The 2011 Vuelta a Espańa concluded in Madrid on Sunday September 11th. Often overlooked when compared to the Tour de France and the Giro d'Italia, the Vuelta allows riders the opportunity to seek retribution for earlier season shortcomings or to develop form for the last races of the season.
The 2011 edition saw an extremely unexpected winner in Juan José Cobo from team Geox-TMC, David Moncoutié winning a record fourth Climber's Jersey, and the return to the Basque region of Spain for the first time in 33 years. The Vuelta usually indicates who has form for the fall races, including the World Championships, and also distinguishes a few riders to watch out for in the next season. Here are five lessons that were learned from the 2011 edition of the Vuelta a Espańa.
Get used to this victory salut.
No one ever doubted that Peter Sagan was good, but many of his wins have been in second-tier races. The 2011 Vuelta a Espańa should be considered Sagan’s coming out party. Sagan had three stage wins, one second place, and could have had one more great result if it was not for a poorly placed traffic circle. He won on sprint stages while also taking a mountain stage.
Some may argue that Sagan’s win on stage six showed his immaturity by taking the win over his GC teammate Vincenzo Nibali, but in hindsight it is clear that Nibali did not have the legs to win the Tour of Spain, and therefore the stage win for team Liquigas was more important.
Sagan’s tenacious style of riding and impressive results are reminiscent of a cyclist from Texas before his battle with cancer. Lance Armstrong entered the 1993 World Championships as a 21-year-old with some great results and left Oslo as the World Champion; and Sagan will head to Copenhagen as a 21-year-old with impressive potential, and at this point Sagan has to be considered one of the favorites to win the World Champion's Rainbow Jersey.
Rein Taaramäe got his stage win.
The 2011 Vuelta a Espańa featured 10 riders winning their first grand tour stage. Peter Sagan was the star performer of the new stage winners, but the other first time winners included Christopher Sutton of Sky, Daniel Moreno of Katusha, Marcel Kittel of Skil-Shimano, Dan Martin of Garmin-Cervelo, Michael Albasini of HTC-Highroad, Rein Taaramäe of Cofidis, Juan José Haedo of Saxo Bank, Chris Froome of Sky, and Francesco Gavazzi of Lampre.
For some riders, such as Taaramäe and Martin, their stage wins served as confirmation of long heralded talent; while for others, such as Kittel and Froome, their success came as a surprise which will serve as a springboard for future fame. Any stage win at a grand tour is the highlight of a rider’s season and will almost guarantee them a contract for the next two years, and in a time of uncertainty in cycling due to wary sponsors, these riders just earned themselves some security over the next few years.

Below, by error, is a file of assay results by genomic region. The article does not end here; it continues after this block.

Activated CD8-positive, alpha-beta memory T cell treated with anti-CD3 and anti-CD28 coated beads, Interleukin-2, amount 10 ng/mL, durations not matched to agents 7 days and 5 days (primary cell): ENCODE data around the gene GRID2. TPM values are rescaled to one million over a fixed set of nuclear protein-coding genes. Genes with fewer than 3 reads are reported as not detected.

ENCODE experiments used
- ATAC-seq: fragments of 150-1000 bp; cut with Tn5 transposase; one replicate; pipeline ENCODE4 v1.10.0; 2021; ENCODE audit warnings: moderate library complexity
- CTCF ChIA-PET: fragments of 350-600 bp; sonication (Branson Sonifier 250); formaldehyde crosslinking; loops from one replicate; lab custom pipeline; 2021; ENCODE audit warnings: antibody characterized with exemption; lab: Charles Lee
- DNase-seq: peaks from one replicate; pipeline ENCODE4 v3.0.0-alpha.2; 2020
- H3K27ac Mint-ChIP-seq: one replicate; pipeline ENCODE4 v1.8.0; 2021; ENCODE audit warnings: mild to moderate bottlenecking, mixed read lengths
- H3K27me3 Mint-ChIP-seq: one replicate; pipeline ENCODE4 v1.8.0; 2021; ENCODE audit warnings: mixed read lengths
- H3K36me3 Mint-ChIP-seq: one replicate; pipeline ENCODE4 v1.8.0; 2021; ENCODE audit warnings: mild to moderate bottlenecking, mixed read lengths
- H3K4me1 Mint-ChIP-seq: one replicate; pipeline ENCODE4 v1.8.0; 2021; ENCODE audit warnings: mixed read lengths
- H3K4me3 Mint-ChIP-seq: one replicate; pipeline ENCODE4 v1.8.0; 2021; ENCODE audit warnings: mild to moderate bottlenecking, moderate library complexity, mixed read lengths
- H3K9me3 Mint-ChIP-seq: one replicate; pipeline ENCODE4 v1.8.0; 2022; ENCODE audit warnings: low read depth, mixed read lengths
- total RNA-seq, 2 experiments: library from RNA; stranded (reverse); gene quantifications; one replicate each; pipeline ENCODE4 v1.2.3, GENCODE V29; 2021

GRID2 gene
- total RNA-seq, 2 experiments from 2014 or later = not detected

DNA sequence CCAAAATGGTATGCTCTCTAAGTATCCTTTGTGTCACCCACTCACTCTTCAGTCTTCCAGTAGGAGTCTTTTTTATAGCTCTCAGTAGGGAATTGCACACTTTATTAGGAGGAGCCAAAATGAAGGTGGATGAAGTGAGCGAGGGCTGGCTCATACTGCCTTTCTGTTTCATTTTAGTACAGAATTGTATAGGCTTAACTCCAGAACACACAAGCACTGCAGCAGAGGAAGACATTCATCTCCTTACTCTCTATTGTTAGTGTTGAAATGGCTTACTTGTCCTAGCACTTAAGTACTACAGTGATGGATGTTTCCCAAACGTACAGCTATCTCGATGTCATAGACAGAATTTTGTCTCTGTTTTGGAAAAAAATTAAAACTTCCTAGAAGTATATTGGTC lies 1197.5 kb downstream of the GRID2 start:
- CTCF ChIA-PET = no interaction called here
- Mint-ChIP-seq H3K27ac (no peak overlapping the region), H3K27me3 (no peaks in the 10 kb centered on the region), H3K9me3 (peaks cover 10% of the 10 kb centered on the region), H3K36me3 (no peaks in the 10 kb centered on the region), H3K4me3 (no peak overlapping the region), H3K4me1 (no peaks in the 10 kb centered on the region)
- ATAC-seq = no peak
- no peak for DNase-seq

Amets Txurruka of Euskaltel-Euskadi
There is no group of people who are as enthusiastic and love cycling more than the Basque people, and after 33 years since the Vuelta’s last visit to the arena, the Basque people, the all Basque cycling team (Euskaltel-Euskadi) and the region's terrain proved to the Vuelta organizers that this area should be frequently featured in the race. The most memorable moment of the return of the Vuelta to the Basque country has to be Igor Anton, the leader of the all-Basque Euskaltel-Euskadi team, dropping his breakaway companion on the El Vivero climb and the subsequent stage win. Anton lives in this area and the sights and sounds the spectators provided for their homegrown hero were overwhelming. If you haven’t seen it, go find video highlights of Stage 19 of the 2011 Vuelta.
The Vuelta organizers invited tour pro-continental teams to the 2011 edition of the race, and three of the four left a significant impact. Skil-Shimano won a stage with Marcel Kittel and animated almost every sprint finish, David Moncoutié won a stage and his fourth Climber’s Jersey and Rein Taaramäe, both of Cofidis, won a mountain stage, while Geox-TMC won the overall Vuelta title with Juan José Cobo, the Combined Classification with Cobo, the Team Classification, the hardest stage of the race, and placed two riders in the top 5, with another in the top 20.
In comparison, AG2R, Astana, BMC, and Radioshack were almost non-existent in the race, and Quickstep and Omega Pharma-Lotto were both underwhelming. Those six teams accounted for a total of zero stage wins and three riders in the top 20, none of whom were in the top 5. For the third grand tour in a row, the wild-card teams earned their spot in the race while a large number of UCI ProTeams did not live up to expectations.
Juan José Cobo was, at best, the third option on his team, and Chris Froome was never mentioned as a protected rider, but they ended up with first and second place in the General Classification respectively. Additionally, Daniel Moreno was supposed to work exclusively for Joaquin Rodriguez (who will never win a grand tour unless every stage ends with a 2 kilometer 20% climb), and ended up finishing almost 10 minutes in front of Rodriguez and in 9th place.
These “second tier” riders covered every move, rode solid time trials, and capitalized on other rider’s bad days. Each pre-race favorite showed that they lacked form or ability on one or more occasions, but Cobo and Froome exhibited no weaknesses. Cobo and the riders of team Geox-TMC deserve substantial credit for the win, but the team management of Geox deserves particular praise for altering their team strategy and designating Cobo as the protected rider even though Menchov was still well positioned.